Caravan of migrants a test for government, each of us
If you were President Donald Trump, how would you address the swelling caravan of desperate migrants making their way through Mexico to the U.S. border?
I asked this question to my social media readers and received more than 400 responses. Everything from “Use napalm on them when they get here,” to “Invite them into our homes.” My response, which I’ll get to, is somewhere in between.
Not only is the migrants’ pilgrimage to the promised land in the news every day, it’s also on Americans’ minds and in their hearts. Each day, I’m hearing from new readers sharing their unsolicited opinions with me, revealing their biases one way or another.
“Are we not a Christian nation, filled with compassion and empathy?” asked one woman.
“If we let them into our country, how many more will come after them?” asked a man named Henry, from Griffith.
Both of their questions are excellent, yet unanswerable.
Their opposing responses says more about them and their vision of America than about those traveling migrants from Central America. Unlike most of my readers, and our president, I have more questions than answers.
Are we being invaded and need to protect ourselves, as many Americans sincerely believe? Is this a politically-triggered stunt, from the left or the right, on the cusp of the crucial midterm elections? Will this caravan be called a mob by the time it arrives on our border?
Despite the reality that some form of this caravan will eventually get to our gated community, U.S. officials have no concrete plans about what to do. Trump has threatened to cut U.S. financial aid to Honduras and El Salvador if the crusade isn’t stopped. Can he? Will he? No one knows for sure.
Trump also has threatened to declare a national emergency, possibly enabling him to send U.S. troops (not only the National Guard) to the Mexican border to deal with the thousands of migrants en route here. Again, will he? Yes, I think he will.
“Give me your tired, your poor, your huddled masses yearning to breathe free,” are iconic words on the pedestal of the Statue of Liberty. Is this only a promise on a plaque or is it a fundamental doctrine of our nation?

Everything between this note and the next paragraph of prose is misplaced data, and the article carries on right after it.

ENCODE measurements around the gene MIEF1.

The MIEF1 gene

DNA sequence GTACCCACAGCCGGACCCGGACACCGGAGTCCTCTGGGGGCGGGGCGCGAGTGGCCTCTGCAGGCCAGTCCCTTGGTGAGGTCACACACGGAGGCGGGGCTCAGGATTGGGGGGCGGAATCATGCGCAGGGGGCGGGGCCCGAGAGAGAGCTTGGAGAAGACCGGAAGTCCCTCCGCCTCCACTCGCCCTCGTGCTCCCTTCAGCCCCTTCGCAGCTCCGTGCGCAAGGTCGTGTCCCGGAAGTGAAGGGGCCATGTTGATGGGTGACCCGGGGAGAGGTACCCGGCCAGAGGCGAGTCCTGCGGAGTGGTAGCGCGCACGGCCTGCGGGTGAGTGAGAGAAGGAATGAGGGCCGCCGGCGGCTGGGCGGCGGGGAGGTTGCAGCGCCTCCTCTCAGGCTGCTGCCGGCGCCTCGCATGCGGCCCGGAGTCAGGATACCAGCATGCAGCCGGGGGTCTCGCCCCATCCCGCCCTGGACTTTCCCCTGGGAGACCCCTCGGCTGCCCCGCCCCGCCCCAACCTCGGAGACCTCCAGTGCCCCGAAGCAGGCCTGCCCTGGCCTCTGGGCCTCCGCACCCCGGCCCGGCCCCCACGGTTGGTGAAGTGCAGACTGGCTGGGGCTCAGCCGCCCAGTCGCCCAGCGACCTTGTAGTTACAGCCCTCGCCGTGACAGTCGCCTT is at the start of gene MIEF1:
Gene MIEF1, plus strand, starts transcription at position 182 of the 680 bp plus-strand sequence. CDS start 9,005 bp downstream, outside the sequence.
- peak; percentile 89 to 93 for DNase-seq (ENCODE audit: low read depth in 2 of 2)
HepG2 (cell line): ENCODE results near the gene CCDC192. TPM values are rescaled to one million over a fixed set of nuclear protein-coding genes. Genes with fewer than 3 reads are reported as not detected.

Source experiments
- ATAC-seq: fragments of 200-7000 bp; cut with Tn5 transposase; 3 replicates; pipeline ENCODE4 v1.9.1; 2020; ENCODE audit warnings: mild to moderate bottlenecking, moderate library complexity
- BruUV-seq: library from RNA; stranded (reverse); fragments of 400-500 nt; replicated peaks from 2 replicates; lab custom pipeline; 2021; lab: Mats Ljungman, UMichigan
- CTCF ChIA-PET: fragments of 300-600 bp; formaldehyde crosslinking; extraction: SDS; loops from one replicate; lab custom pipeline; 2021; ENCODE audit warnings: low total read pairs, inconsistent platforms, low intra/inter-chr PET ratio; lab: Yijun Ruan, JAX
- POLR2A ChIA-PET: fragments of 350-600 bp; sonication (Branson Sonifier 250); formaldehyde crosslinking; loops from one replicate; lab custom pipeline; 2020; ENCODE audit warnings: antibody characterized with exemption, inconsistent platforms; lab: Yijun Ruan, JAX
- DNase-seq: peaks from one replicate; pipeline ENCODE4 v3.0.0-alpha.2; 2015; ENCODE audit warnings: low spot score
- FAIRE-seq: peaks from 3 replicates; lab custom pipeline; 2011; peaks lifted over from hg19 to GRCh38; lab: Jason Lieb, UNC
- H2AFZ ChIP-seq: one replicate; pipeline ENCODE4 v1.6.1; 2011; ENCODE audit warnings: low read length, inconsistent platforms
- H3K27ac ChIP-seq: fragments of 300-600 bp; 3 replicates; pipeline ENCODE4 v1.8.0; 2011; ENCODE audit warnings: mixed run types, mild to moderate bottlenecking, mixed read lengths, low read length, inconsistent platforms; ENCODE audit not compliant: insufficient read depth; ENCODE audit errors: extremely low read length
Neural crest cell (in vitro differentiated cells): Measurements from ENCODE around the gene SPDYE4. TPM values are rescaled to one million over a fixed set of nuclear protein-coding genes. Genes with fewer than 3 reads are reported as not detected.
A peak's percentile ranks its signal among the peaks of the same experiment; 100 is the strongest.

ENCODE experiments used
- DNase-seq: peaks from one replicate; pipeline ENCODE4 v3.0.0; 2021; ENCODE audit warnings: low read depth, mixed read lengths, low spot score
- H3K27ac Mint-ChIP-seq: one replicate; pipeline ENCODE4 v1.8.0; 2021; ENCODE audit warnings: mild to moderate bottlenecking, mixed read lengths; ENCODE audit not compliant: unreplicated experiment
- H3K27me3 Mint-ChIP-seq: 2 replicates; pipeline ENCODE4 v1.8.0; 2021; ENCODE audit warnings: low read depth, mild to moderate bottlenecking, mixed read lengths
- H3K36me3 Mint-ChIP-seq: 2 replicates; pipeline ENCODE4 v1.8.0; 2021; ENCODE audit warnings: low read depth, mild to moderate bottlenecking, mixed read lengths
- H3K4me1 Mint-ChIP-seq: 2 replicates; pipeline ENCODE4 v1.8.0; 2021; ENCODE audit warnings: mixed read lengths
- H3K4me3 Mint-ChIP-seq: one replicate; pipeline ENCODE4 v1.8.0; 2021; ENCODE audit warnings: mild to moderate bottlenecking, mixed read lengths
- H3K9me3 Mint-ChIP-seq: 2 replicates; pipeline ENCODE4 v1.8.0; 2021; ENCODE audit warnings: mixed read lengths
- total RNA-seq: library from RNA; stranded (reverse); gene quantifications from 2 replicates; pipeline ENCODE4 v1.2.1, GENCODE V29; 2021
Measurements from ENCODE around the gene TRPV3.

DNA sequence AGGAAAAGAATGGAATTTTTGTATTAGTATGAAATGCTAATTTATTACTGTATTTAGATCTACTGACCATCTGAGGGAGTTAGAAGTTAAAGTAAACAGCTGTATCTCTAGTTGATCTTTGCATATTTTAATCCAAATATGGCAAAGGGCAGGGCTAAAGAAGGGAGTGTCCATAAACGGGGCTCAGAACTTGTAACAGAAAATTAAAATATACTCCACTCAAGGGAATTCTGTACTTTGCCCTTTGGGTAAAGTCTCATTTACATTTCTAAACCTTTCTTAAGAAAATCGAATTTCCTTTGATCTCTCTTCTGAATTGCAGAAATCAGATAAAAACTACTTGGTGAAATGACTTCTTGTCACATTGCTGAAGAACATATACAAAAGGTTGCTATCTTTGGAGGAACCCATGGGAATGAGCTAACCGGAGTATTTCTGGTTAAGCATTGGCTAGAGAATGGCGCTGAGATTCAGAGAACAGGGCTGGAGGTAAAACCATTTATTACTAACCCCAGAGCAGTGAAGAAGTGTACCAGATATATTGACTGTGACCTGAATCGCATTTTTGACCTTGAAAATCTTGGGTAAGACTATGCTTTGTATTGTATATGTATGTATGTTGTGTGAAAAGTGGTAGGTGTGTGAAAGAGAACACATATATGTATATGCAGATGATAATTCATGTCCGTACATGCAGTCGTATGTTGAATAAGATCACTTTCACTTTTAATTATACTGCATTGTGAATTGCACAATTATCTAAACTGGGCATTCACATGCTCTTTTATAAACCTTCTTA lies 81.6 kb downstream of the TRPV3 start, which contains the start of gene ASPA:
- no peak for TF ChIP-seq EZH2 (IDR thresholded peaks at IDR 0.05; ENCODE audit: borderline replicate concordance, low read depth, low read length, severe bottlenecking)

This incoming crisis, as it’s been called, is another test of our core values as a people. It’s forcing us to choose which we value more – our safety or our empathy, our immigration laws or our moral laws?
With its timing so close to Election Day, our leaders are using this crisis to bolster their political stances. Of course.
The left is accusing the right of playing a role in launching the caravan from Central America. The right is accusing the left of not playing a role of any kind with immigration reform. And conspiracy theorists are playing both sides from the fringes of their imagination.
Trump, who can’t resist dousing a raging wildfire with gasoline, suggested that “criminals and unknown Middle Easterners are mixed in” to the caravan of migrants. In Trumpspeak, this means that terrorists are infiltrating the caravan to invade our country.
“They could very well be,” Trump said last week. “There’s no proof of anything. But there could very well be.”
Proof isn’t needed for such fear-mongering. And make no mistake, this is classic fear-mongering, straight from a script cowritten by manipulative leaders dating back centuries. It’s working on our fearful populace, just as it has for centuries.
American society is light years ahead of our ancestors regarding technology, but we’re just as fearful as they were. Worse yet, our technology allows us to be just as fearful at the speed of light, one Tweet at a time.
In a sad way, our species’ Dark Age has followed us into the 21st century.
Will these ancient fears force voters into the light of day on Election Day? This is all that matters to me at this point. I’m tired of the rhetoric, the finger-pointing, the name-calling, and the smear campaigns. Nov. 6 can’t get here fast enough for me.
In fact, I voted early this year just to get it over with.
The caravan of migrants will not arrive at the U.S. border by Election Day. It doesn’t need to. Simply watching nightly news accounts of the march will scare up votes from the Republican base. Trump knows this. So does the GOP. It worked for them in 2016. It might work again next month.
As for those migrants or refugees or invaders, whatever you choose to call them, they fled their countries with nothing more than hope and faith in their pockets. Yet they’ve been turned into a talking point by politicians, lionized by supporters, and victimized by too many people along the way. Including media.
They are merely fodder for us from thousands of miles away. They’re not yet actual people with faces, feelings, and American dreams of their own.
They represent something different to each of us. Maybe it’s an opportunity to show our Christ-like compassion. Or a chance to display our grace. Maybe they’re strictly a threat to our national security. Or exhibit A for tighter immigration laws.
To me, the migrants represent a living, breathing caravan of hard choices for us to make. For example, would I invite one into my home for long-term shelter? No. Would I want them to be harmed in any way at the border? No.
I want our country to show compassion without rolling out a red carpet to an endless caravan of other caravans. Is this even possible? I’m not sure.
It’s a no-win situation for our government.
It’s a decision such as this that makes me thankful I’m not a president of anything, let alone the United States. I’m curious how Trump will respond. But I’m more curious how you would respond. You should be, too.